As mental health awareness continues to rise, people are beginning to be more conscious of their emotional state and seeking services such as cognitive behavioral therapy. One of the things that people seek help for on a massive scale is anxiety. In the US, anxiety is the most common mental disorder, affecting roughly 40 million adult Americans each year.
With how common anxiety is, it is crucial that you know the telltale signs of it. You might just be suffering from it. It is highly treatable with proper and early intervention. One of the significant symptoms of anxiety is excessive worrying.
However, everyone experiences worry at some point in their lives. It is a normal reaction to stressful situations that we encounter every day. How can you tell between reasonable amounts of worrying, or worrying to the point of anxiety where you may need cognitive-behavioral therapy?
Worry tends to be more specific than anxiety.
When you are worried about something, you can usually quickly identify what is causing you to worry. For example, when you have an upcoming party to attend, you might worry about what to wear. On the other hand, an anxiety disorder will cause you to dread the entire event in general. Another example is when going on a trip. A common cause of worry usually is arriving at the airport on time, while anxiety will cause you to dread the entire trip.
Worry stems from realistic concerns, while anxiety is more irrational.
Since you can pinpoint the cause for worry, they tend to be more concrete. On the other hand, anxiety is something that you can’t seem to put your finger on. If you’ve ever had the feeling of fear, apprehension, or foreboding for something that does not make logical sense, you might be experiencing anxiety. A good example of irrational fear caused by anxiety disorders is a phobia. The thought, feeling, and belief that a cockroach is scary as death itself will not make sense under normal circumstances.
Worry urges you to solve a problem while anxiety does not.
Since the root of worry is concrete, specific, and realistic, you usually feel prompted and empowered to get rid of whatever is worrying you. If you’re worried about being late, you might address this by setting an early alarm. If you’re concerned about running out of gas for a trip, you might load up your tank at the next gas stop. However, if you feel that something terrible will happen to you during the trip, which causes you to cancel it altogether, you might be experiencing something more serious.
A feeling of helplessness often accompanies anxiety. If you couple that with dread, the resulting perception of a person experiencing anxiety is impending doom. This is especially evident with people suffering from major panic attacks. Suddenly, the sensation of your own beating heart can make you feel like you have a heart attack; you cannot help yourself, and that you are going to die.
Anxiety does not go away, even after resolving the problem.
One of those hallmarks of anxiety is that it is long-lasting in nature and that its presence does not depend on your situation. People who suffer from anxiety worry not because something is going on, but rather cannot help but worry about everything for the time being.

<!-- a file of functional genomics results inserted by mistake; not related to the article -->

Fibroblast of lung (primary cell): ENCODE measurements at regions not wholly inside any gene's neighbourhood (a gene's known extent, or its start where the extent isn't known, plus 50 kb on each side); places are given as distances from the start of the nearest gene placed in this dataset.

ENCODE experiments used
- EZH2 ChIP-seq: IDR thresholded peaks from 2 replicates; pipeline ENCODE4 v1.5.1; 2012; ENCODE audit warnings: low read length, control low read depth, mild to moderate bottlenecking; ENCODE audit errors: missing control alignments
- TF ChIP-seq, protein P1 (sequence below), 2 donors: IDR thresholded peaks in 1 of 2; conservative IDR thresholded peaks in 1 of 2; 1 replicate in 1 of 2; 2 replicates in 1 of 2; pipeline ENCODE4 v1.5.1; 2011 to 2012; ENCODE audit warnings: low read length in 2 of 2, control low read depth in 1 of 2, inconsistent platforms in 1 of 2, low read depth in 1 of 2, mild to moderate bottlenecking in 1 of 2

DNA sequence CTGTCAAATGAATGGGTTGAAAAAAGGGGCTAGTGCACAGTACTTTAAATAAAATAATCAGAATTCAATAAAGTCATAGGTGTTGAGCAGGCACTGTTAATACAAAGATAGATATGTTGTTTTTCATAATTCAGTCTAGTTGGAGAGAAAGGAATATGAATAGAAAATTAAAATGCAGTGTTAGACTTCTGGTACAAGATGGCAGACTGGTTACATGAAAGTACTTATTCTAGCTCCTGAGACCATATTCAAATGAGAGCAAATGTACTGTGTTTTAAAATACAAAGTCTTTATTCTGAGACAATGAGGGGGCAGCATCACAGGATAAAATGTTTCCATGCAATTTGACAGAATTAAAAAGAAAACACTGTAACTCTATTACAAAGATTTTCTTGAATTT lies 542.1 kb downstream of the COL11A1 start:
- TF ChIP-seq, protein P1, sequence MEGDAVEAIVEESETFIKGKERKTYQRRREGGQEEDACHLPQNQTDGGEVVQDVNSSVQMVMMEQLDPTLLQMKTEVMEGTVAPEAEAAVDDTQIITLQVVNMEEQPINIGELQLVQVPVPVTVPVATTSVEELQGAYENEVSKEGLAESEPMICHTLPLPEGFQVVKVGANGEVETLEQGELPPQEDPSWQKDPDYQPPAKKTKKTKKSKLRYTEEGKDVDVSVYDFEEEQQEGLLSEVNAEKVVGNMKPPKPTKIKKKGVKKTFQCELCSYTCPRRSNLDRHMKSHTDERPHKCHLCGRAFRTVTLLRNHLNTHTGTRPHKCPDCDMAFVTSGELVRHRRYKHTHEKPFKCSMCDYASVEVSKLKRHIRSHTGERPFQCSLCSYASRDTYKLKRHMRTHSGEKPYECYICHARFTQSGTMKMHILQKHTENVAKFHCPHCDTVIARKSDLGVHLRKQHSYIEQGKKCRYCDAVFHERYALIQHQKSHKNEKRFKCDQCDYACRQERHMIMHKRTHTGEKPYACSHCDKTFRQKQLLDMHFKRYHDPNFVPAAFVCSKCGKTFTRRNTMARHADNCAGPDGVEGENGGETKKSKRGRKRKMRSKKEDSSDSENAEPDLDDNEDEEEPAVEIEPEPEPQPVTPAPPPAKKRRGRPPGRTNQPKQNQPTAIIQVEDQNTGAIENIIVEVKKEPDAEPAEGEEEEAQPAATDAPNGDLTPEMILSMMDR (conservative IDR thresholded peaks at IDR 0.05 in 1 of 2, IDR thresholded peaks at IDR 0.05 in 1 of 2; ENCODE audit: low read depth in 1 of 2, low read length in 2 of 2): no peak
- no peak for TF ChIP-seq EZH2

For example, if you’re worried about an upcoming business presentation, you might feel relieved once it is over. But for someone with anxiety issues, after the dreaded event, the worry shifts from one thing to another. After the presentation, an anxious person might overthink about his health, the status of his relationship with his spouse, or the safety of his loved ones. The feeling of fear and heightened alert is sustained despite the change of circumstance.
Anxiety can affect other aspects of your life.
Anxiety has this ability to creep into other aspects of life. Worry tends to root from and stay in our heads. With worry, you might say something like, “I’m afraid I might stutter or forget my lines while speaking on stage,” but it usually ends there. You might feel the sweats or have clammy hands before you step on stage, but everything else proceeds as planned.
However, with anxiety, something extreme happens that is beyond your control. You might experience severe abdominal pain or even loose bowel movements before the day of your activity. You might not be capable of stepping out of the house for several days. Some people even experience temporary blindness, or just flat out blackout while on the scene.
Worry is more single-dimension, while anxiety is a triad.
As you may have noticed with the symptoms of worry versus anxiety disorders, worry is more straightforward and singular. It can manifest in your head with thoughts of specific, realistic concerns. It can also manifest itself with mild bodily symptoms such as a fast heartbeat or increased sweating.
Anxiety, on the other hand, is all-encompassing. It is a triad of thoughts, emotions, and extreme physical symptoms that seem to work hand-in-hand to produce devastating effects on a person’s life.
Cognitive-behavioral therapy is proven to help people with anxiety issues. If you are convinced that you might have anxiety, it is a useful tool for managing your thoughts and emotions. It will also help if you consult with a professional such as a mental health counselor who can find the right programs for you. However, if you are not sure whether your everyday worries are worth worrying about, it would still be helpful to find scientifically-proven methods to help you relax and face your challenges with a clear and worry-free head.
The good news is that you can take this self-help program right at the comforts of your own home. Take the CBT: Worry Control With Cognitive Behavioral Therapy to learn more about CBT and how you can use it to improve your everyday life.
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